Reply
    Minaz says June 9, 2017

    Yes you can give it a try. And if that feels dry maybe add marshmallow or rosehip to it.

    Reply
A says June 4, 2017

I added10g reetha powder 10g marshmallow powder and 3 cups water – brought to a boil, simmered for 1 hour, cooled and strained
After washing with this my hair and scalp feels and looks slimy – YES – I rinsed
What did I do wrong?
What do I need to change?

Reply
    Minaz says June 9, 2017

    You added too much marshmallow.

    Reply
Sharon says May 14, 2017

I have white hair, which I want to keep, and have somewhat hard water. My hair has been getting a greenish tinge to it, which I assume is from the chlorine in the water. Do you have any ideas of the proper herbs, etc. I should be using for either washing or rinsing hair?
Thanks so much!

Reply
    Minaz says May 18, 2017

    Hi, I haven’t tried this, but read that tomato juice can help remove greenish tinge.
    You can also try apple juice or white wine vinegar.
    Let us know what works for you.

    Reply
Padma Srinivasan says February 27, 2017

Hi I tried geetha shikkai shampoos but my is very dry after using this…actually ny hair is normal neither too dry nor too oily..any other home made shampoo would you guide me

Reply
Samantha says February 20, 2017

I just wanted to say that I love these recipes , and I am very thankful that you shared them with us. While my hair is still going through the detox, it has not felt this good in years.

Cheers!

Reply
Angie Fleet says October 1, 2016

I live in an area with fairly hard water. If I rinse my marshmallow root rinse wih water should I add acv to the water?

Reply
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Minaz @hairbuddha says August 9, 2016

You can use 1st one as shampoo and marshmallow rinse as conditioner. I would suggest you wash and condition every alternate day as it better for your hair and scalp.

Reply
Francis Ortiz says August 6, 2016

I am just starting to use natural shampoos and conditioners and so far the ones I have found have left my hair feeling rough and though it doesn’t look dry it feels dry. I have naturally curly hair and when I wear it natural which is most of the time I have dry, frizzy, easily tangle hair which is why I like to condition it every day; however at the times when I occasionally straighten my hair it doesn’t have that frizz or dryness to it and feels healthy which is why I still like to add the shampoo to my every day routine. So to keep to my daily routine of shampooing and conditioning can I use the 1st one as a regular shampoo and any of the others as a conditioner rinse daily. Or would the 1st one act like the Wen hair product that washed and conditioned which is what I was using but the FDA issued a safety alert on it last month and that is why I stopped using it.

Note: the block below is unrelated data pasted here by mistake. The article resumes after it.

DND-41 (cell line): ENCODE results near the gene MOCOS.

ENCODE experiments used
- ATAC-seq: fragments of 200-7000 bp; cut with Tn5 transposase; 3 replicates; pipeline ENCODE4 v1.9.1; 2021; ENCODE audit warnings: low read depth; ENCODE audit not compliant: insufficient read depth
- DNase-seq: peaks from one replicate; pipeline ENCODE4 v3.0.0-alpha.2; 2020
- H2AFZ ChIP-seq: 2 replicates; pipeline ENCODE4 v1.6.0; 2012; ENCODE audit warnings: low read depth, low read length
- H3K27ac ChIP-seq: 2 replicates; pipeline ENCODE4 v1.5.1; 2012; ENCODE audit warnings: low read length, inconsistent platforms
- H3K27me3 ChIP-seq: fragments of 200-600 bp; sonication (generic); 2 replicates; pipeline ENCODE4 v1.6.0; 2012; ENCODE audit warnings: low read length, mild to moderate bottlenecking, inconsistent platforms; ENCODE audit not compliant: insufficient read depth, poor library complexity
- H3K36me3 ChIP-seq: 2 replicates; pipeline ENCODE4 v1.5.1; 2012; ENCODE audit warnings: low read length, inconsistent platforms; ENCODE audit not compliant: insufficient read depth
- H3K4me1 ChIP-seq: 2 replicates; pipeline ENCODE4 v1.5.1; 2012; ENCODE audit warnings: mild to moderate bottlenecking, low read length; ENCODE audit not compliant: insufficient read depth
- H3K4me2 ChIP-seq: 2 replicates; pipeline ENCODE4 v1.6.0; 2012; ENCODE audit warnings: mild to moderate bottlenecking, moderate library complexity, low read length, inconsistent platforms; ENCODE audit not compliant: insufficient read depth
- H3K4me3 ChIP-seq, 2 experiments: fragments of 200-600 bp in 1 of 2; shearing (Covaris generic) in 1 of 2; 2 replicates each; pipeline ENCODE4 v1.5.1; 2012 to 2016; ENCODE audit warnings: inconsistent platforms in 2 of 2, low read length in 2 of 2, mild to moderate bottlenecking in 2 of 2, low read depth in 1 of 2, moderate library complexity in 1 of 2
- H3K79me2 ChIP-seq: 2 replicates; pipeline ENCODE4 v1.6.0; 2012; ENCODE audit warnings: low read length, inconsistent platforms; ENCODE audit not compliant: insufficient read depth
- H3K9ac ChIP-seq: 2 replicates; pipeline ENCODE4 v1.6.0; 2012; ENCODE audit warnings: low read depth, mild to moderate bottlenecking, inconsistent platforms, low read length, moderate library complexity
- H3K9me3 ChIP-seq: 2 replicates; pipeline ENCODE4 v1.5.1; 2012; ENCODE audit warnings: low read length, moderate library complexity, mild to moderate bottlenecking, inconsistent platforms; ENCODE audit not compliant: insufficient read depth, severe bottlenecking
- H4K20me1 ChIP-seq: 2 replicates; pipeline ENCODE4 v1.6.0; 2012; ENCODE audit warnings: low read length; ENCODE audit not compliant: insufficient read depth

Reply
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Phoenix Rudolph says June 27, 2016

Can you use organic powders instead of seed and leaves? And do you need to boil the mixture?

Reply
Phoenix Rudolph says June 27, 2016

If you areceived using the powders instead of the seeds and leaves, will it habe the same benifit as the whole leaves and seeds? And do u need to boil with using the powders?

Reply
pragya awasthi says January 10, 2016

Hi dear. Will it be OK if I do not wash off the rinse from hair and leave it to dry. Can it cause any harm?

Reply
    Minaz @hairbuddha says January 31, 2016

    Hi Pragya, It shouldn’t harm. But try both ways – leave-in and wash out. See what works best for your hair.

    Reply
donna says December 31, 2015

how much of the rinse do you use each time, the whole batch?

Reply
mau says December 31, 2015

instead of lemon we can use orange and bergamot rinds to get rid of dry scalp.i have white hair i want to darken my hair and my dry scalp.please suggest me solution .

Reply
mau says December 31, 2015

instead of lemon we can use orange,bergamot they also from citrus family. so they have power to avoid dry scalp because u mentioned that frequent use of lemon makes hair lighten.

Reply
Victoria says November 29, 2015

I’m not sure I did this correctly..after boiling the mixture and straining, do you use the water part as the rinse or are you using the residue left behind?

Reply
Elizabeth says November 14, 2015

I color my hair since it’s mostly grey. The women in my family go grey very young. Would I still be able to color my hair and use these recipes? I’m only 35 and don’t want to go around with grey hair.

Reply
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11 Ways to turn Dry Hair into a Silky-Soft Mane - hair buddha says August 21, 2015

[…] Marshmallow and horsetail rinse: Place 2 teaspoon marshmallow root and 1 teaspoon horsetail grass in a pan. Add 2 cups of boiling water to it and let it simmer for about 15 minutes. Remove from the heat and let it steep for 20 mins or so. After it cools down use this in place of your regular conditioner. (How to store and more tips here) […]

Reply
Yvonne says June 30, 2015

I was thinking can you use spearmint instead of mint in the hair rinse? Do you know if it will give the same results as using mint? I have been using recently hibiscus flowers and tomato hair rinse and I’ve started to get dandruff. I was just wondering if the spearmint will help prevent it. I have never gotten dandruff before till have started using this new rinse. Before I was using a combination of hibiscus flowers, lemon rinds, and a bit of honey, since I have damaged hair. The rinse made my ends of my hair stiff and dry. Which made me change in ingredients in my hair rinse.

Reply
    Minaz @hairbuddha says June 30, 2015

    Yvonne, looks like your hair and scalp needs moisturising.

    Hibiscus and tomato combination is very acidic and therefore drying your scalp and causing dandruff.

    Use herbs such as marshmallow root, licorice root, elderflower – these will help with scalp dryness as well as condition your hair. (Marshmallow and horsetail combination is really good.)

    Reply
Tejashri Gandhi says June 8, 2015

This looks interesting.. You have mentioned that these rinse should be used instead of shampoo.. But will it remove extra oil from our hair and scalp? I apply coconut oil before washing my hair.. I have very dry hair so skipping oil can be risk I think. Can I use it after shampoo?